HOUSTON (FOX 26) - Brett Kavanaugh was confirmed and sworn in as the newest Supreme Court Justice. This week's panel: Jessica Colon - Republican strategist, Nyanza Moore - progressive commentator and Houston attorney, Bob Price – Associate Editor Breitbart Texas, Tony Diaz- Chicano educator and activist, Tomaro Bell – Super Neighborhood leader, Bill King - businessman, columnist and former Kemah Mayor, discusses the events of the past week leading up to the swearing in ceremony.
WASHINGTON (AP) - The bitter battle over Brett Kavanaugh's nomination to the Supreme Court has exacerbated the nation's political divide and left many Americans emotionally raw. It's also given new definition to the high stakes of November's election.
Until now, the fight for control of Congress has largely been viewed as a referendum on President Donald Trump's first two years in office. But the turmoil surrounding Kavanaugh has transformed the midterms into something bigger than Trump, with implications that could endure long after his presidency. The election is suddenly layered with charged cultural questions about the scarcity of women in political power, the handling of sexual assault allegations, and shifting power dynamics that have left some white men uneasy about their place in American life.
Both parties contend the new contours of the race will energize their supporters in the election's final stretch. And both may be right.
Republicans, however, may benefit most in the short term. Until now, party leaders - Trump included - have struggled to energize GOP voters, even with a strong economy to campaign on. The president's middling job approval rating and independent voters' disdain for his constant personal attacks have been a drag on GOP candidates, particularly in the more moderate suburban districts that will determine control of the House.
But Republican operatives say internal polling now shows Kavanaugh's acrimonious confirmation has given the party a much-needed boost, with GOP voters viewing Democrats as overzealous partisans following the public testimony by Kavanaugh and Christine Blasey Ford, who accused the judge of trying to rape her while they were both in high school. Ford said she was "100 percent" certain that Kavanaugh was her attacker, while the judge steadfastly denied her allegations.
"Their strategy to capitalize on the 'Me Too' movement for the political purposes backfired on them," Republican strategist Alice Stewart said of Democrats. "The fact that they were willing to use Dr. Ford's story that was uncorroborated to launch character assassinations on Judge Kavanaugh did not sit well with voters. A lot of people looked at this as a bridge too far."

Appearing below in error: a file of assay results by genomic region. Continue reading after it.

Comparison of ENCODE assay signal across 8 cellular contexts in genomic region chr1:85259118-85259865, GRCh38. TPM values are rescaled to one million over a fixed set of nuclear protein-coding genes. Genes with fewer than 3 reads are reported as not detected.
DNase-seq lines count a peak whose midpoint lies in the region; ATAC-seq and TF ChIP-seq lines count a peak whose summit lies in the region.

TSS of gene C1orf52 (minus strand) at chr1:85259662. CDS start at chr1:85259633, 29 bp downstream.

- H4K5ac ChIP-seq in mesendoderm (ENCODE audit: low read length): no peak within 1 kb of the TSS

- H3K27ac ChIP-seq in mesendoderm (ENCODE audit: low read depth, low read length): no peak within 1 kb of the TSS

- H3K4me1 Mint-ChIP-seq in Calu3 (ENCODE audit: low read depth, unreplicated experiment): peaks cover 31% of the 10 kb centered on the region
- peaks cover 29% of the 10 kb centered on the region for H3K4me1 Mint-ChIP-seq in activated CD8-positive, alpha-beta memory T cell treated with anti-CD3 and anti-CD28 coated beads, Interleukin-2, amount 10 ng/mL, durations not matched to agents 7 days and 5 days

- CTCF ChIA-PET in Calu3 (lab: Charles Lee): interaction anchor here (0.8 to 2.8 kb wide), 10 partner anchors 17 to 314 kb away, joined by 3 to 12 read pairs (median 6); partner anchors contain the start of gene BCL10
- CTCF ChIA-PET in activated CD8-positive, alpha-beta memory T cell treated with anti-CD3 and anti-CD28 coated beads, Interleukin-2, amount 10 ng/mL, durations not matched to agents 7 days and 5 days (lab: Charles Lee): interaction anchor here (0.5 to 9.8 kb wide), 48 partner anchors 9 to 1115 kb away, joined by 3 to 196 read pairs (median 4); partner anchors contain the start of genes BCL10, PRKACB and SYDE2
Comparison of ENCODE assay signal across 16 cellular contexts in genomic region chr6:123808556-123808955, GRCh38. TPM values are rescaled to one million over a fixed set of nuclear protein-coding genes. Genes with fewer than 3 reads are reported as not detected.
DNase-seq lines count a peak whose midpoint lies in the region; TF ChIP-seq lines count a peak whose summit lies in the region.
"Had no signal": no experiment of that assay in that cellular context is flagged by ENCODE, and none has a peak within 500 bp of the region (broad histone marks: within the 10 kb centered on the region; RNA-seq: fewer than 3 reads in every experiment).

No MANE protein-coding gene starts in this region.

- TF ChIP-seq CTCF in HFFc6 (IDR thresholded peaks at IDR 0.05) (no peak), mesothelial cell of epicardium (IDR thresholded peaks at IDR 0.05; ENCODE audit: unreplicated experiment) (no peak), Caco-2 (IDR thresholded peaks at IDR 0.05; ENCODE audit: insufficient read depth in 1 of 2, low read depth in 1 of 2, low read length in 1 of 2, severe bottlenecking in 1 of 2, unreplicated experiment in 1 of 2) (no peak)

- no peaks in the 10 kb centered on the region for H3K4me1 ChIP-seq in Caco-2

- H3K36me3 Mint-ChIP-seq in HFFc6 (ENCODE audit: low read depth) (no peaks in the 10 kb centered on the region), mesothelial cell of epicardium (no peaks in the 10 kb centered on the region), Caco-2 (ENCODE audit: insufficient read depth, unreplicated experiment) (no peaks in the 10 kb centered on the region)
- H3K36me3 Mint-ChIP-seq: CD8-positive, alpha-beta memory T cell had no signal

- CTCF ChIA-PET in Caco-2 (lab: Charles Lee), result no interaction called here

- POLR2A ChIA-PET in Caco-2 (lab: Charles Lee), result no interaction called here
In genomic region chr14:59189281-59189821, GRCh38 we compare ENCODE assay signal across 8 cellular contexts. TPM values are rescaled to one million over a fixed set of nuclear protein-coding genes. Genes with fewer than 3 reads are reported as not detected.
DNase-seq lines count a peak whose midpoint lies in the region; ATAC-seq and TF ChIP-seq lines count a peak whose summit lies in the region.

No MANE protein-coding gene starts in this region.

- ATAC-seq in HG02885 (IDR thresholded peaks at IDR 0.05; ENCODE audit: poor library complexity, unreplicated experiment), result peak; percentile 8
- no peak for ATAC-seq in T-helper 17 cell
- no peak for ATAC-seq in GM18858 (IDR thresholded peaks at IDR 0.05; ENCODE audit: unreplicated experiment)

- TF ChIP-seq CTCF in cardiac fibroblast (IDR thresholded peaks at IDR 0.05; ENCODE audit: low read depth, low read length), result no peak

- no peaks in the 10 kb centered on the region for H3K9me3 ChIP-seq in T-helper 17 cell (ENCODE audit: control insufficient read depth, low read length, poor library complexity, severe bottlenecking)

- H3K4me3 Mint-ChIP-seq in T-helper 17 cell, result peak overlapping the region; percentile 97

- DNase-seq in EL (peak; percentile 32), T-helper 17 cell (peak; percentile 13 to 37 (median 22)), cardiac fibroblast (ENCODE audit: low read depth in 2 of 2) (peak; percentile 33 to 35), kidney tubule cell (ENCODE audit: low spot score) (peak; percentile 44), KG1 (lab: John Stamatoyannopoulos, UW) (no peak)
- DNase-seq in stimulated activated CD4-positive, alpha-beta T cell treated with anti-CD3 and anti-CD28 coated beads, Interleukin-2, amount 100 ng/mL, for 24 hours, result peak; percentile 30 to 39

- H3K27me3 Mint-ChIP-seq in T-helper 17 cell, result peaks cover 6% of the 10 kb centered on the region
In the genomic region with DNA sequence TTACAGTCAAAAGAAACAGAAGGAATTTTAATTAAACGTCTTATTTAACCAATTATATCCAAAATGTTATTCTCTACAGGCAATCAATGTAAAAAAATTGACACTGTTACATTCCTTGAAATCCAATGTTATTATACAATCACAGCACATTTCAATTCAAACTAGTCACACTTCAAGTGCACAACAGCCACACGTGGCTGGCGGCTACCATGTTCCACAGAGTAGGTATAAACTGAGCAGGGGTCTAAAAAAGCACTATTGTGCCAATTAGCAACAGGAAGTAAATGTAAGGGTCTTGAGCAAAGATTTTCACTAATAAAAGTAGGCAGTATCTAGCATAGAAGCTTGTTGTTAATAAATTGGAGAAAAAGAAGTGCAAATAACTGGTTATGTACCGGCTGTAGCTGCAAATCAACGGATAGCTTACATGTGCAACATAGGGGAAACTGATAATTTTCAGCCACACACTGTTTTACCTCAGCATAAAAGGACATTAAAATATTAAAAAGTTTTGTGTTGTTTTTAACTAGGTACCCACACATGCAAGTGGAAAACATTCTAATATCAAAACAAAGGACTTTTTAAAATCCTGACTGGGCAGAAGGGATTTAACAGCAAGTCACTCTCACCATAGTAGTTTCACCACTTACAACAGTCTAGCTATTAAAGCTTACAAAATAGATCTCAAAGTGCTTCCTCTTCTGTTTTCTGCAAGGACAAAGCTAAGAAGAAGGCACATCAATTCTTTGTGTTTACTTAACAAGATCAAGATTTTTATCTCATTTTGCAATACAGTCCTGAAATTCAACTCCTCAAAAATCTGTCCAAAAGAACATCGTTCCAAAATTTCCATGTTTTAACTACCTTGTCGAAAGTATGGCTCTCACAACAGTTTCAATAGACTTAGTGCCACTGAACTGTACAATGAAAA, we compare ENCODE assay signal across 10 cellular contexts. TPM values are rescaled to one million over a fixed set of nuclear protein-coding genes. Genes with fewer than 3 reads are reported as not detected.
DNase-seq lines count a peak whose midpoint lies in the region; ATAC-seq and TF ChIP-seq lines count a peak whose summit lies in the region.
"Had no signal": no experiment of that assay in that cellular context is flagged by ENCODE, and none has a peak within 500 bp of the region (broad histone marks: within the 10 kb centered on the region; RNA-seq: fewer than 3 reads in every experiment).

The surge in GOP enthusiasm could recalibrate a political landscape that was tilting toward Democrats throughout the summer. Though Democrats still maintain an advantage in competitive House races, the past two weeks appear to have shifted momentum in the fight for the Senate majority back to the GOP.
In North Dakota, Republican Rep. Kevin Cramer has pulled comfortably ahead of Democratic Sen. Heidi Heitkamp, who voted no on Kavanaugh. GOP operatives say they're also seeing renewed Republican interest in states like Wisconsin, where Democratic candidates for both Senate and governor have been polling strong.
"It's turned our base on fire," Senate Majority Leader Mitch McConnell said Saturday, moments after the Senate confirmed Kavanaugh.
To be sure, some tightening in the race was likely inevitable this fall. Wavering voters often move back toward their party's candidates as Election Day nears, and most of the competitive Senate races are in states that voted for Trump by a significant margin.
With just over four weeks until Election Day, there is still time for the dynamics to shift again. And the political headwinds from the Kavanaugh confirmation are unlikely to blow in just one direction.
To Democrats, Kavanaugh's assent to the Supreme Court in spite of decades-old sexual misconduct allegations will only deepen the party's pull with female voters, including independents and moderates who may have previously voted for Republicans. Democrats point to the flood of women who have spoken out about their own assaults following Ford's testimony before the Senate Judiciary Committee. Party operatives also believe the optics of the all-male GOP panel that presided over the hearing struck a chord with female voters.